Video games have always been a remarkably insular field; that’s the nature of development. Someone produces Super Mario Bros, and a few years later Sonic the Hedgehog sounds like a really good idea for some reason. But then you have games like The Great Giana Sisters, games that don’t try to just copy parts of what made the inspiration good but just copy the whole thing with one or two changes.
For normal video games, this can work out decently; a game that just doesn’t get much traction still sells some copies, hopefully. Just because Croc wasn’t Spyro didn’t mean that no one bought the former. But for online games, these trend-chasing games are almost always dramatic failures that litter the landscape. Why is that? Well, there are pretty good reasons, and today seems like a good time to talk about that.
It’s important to note that Radical Heights has only just been sent out into the wild, and its surprise launch was less “highly anticipated” and more “utterly unexpected.” Comparisons after a day in the wild are going to be hard to make. Nevertheless, after a day in release, the title has managed to pass the all-time player high for Boss Key’s LawBreakers… barely. It’s within 1000 players of that game’s all-time player high, a number that you may recall was pretty weak for a title published by a major company and with lots of marketing behind it.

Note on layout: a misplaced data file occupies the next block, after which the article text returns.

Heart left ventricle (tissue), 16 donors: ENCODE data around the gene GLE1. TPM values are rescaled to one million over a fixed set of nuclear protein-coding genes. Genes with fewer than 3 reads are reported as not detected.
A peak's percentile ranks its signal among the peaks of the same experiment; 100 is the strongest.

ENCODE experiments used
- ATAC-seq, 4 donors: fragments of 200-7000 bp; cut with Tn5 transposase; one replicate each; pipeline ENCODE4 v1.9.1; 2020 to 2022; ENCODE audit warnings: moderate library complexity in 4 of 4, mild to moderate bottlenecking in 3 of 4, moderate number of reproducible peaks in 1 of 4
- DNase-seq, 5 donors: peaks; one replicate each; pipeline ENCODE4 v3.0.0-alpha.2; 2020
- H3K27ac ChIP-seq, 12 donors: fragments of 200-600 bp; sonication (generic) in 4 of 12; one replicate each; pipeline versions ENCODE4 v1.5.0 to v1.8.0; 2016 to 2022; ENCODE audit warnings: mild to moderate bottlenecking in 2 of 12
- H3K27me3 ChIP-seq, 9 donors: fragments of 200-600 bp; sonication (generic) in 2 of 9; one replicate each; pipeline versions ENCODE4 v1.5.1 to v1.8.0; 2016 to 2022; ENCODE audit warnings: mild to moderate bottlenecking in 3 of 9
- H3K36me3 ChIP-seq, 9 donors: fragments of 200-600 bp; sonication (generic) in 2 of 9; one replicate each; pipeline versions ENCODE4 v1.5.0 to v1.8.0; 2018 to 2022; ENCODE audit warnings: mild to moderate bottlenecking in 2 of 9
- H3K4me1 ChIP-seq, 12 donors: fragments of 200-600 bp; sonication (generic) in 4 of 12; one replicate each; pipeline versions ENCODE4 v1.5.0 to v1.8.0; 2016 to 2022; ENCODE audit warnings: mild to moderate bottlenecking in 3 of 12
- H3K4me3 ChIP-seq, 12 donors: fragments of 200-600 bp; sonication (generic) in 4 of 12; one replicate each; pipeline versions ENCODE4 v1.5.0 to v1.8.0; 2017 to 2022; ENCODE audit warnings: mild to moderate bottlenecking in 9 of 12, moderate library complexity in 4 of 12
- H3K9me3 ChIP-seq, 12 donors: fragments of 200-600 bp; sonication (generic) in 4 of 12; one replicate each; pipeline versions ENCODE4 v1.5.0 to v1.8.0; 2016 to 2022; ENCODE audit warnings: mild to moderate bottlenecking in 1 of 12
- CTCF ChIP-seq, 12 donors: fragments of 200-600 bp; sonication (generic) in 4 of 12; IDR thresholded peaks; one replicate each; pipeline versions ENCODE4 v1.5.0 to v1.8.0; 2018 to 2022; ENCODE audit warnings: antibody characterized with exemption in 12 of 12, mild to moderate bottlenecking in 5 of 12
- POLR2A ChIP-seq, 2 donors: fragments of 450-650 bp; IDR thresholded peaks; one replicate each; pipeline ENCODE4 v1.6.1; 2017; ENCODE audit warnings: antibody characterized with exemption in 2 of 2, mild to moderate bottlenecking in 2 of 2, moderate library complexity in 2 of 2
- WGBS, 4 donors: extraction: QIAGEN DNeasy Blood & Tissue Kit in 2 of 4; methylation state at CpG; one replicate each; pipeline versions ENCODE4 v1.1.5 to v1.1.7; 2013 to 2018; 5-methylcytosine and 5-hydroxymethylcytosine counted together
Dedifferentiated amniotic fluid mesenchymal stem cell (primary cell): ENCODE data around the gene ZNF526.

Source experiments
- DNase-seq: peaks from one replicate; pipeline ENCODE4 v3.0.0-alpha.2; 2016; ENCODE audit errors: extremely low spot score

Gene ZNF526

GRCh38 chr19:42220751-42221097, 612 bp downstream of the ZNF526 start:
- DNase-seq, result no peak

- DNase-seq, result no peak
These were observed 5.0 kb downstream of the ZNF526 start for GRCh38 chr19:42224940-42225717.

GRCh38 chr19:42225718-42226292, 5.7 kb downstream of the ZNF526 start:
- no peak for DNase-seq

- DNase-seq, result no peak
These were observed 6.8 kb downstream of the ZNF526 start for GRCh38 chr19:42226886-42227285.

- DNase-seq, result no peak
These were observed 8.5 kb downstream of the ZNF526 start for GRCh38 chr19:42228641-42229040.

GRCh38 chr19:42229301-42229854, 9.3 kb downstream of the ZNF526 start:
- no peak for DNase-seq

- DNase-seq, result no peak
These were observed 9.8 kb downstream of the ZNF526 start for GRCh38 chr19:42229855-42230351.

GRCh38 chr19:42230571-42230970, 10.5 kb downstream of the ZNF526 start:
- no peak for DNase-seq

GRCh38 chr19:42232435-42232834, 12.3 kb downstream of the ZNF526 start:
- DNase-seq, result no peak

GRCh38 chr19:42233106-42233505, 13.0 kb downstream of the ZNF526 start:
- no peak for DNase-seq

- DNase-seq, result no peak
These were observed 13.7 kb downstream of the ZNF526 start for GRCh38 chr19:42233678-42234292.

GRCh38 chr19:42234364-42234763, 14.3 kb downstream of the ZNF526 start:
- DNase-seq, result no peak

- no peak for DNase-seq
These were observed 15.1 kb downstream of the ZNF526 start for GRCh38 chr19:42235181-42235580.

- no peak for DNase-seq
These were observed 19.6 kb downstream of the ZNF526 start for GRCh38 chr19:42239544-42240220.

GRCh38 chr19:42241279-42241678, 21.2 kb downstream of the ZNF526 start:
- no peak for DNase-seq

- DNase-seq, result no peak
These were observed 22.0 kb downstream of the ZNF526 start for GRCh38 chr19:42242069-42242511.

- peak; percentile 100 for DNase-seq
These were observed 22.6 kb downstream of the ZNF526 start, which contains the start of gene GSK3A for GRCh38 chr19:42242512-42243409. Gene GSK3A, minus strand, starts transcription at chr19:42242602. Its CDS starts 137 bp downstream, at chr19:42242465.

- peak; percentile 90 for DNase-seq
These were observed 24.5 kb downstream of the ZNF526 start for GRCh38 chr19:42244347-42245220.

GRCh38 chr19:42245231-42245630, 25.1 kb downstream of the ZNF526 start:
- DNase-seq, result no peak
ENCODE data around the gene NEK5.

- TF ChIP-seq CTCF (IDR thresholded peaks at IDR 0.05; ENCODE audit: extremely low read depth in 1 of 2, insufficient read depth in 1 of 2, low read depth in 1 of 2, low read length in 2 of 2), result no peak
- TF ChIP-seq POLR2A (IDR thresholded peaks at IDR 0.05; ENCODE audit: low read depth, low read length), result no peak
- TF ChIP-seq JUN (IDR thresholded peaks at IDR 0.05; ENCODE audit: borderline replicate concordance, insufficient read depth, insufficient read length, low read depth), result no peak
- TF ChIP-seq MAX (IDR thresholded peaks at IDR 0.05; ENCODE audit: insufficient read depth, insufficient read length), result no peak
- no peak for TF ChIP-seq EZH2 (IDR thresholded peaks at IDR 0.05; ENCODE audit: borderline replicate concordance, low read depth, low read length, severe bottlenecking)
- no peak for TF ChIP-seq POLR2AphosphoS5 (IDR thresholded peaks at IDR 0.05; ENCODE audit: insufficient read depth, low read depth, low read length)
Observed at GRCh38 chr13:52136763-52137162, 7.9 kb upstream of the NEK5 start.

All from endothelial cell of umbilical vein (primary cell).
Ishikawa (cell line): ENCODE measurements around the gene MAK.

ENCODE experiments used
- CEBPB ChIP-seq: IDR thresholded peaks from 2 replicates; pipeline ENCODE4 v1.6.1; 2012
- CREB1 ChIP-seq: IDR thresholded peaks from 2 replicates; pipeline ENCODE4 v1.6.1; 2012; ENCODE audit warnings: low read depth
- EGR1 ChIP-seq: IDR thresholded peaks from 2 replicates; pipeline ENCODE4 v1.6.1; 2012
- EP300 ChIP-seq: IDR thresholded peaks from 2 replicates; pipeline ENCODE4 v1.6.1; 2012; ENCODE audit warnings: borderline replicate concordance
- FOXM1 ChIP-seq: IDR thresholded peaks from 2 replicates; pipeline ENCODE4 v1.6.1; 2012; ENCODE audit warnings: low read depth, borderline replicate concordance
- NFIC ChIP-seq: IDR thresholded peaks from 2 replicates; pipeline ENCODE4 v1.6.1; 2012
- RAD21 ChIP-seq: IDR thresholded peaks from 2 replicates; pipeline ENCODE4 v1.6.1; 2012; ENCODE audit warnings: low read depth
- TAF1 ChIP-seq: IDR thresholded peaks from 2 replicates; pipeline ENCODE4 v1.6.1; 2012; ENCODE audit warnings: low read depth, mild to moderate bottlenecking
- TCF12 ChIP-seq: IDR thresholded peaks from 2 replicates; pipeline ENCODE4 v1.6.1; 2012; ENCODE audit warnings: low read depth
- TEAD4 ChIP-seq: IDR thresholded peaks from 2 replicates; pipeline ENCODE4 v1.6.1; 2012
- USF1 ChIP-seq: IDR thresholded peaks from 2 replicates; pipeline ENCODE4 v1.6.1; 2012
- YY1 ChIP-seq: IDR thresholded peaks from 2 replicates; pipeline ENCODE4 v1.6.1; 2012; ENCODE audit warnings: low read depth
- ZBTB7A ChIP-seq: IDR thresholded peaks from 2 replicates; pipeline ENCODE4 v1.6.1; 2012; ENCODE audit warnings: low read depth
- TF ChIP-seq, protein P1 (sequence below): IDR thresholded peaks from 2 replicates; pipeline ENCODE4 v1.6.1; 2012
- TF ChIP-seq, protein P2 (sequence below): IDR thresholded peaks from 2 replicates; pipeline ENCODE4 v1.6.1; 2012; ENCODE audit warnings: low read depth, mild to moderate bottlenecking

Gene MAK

The game’s Steam page currently lists its reviews as “mixed,” with many players bemoaning its obviously early development state causing numerous bugs and performance issues. It’s apparently not even developed enough to allow playing as a female character, which seems like a pretty basic option to leave out of a release. That doesn’t mean that the game’s going to be unable to pull itself together and continue turning up in popularity, but looking at the day one numbers, this is something less than a good sign.
Last week, we wrote about the de facto maintenance-moding of LawBreakers, as Boss Key admitted the game wasn’t making money, not even enough to justify going free-to-play. At the time, the studio said that while it would support the game as it stood, it was also moving on to something new – a “passion project” that Boss Key is “in complete control of.” Do we detect some shade for Nexon there from the company whose boss told the press to fuck off? Surely not.
Anyway, when Boss Key said it was moving on, few people probably thought that meant “six days from now,” but that is indeed what’s happening. It’s announced a brand-new game – of course it’s a battle royale title – with an even more over-the-top thug-life style than LawBreakers had, and much more neon ’80s retro flavor and tawdry The Running Man-esque decadence. It’s called Radical Heights. Hey bro, let’s play some Rad. Brb, RadHi time. Hmm. Not sure. Then again, PlayerUnknown’s Battlegrounds doesn’t exactly roll off the tongue either.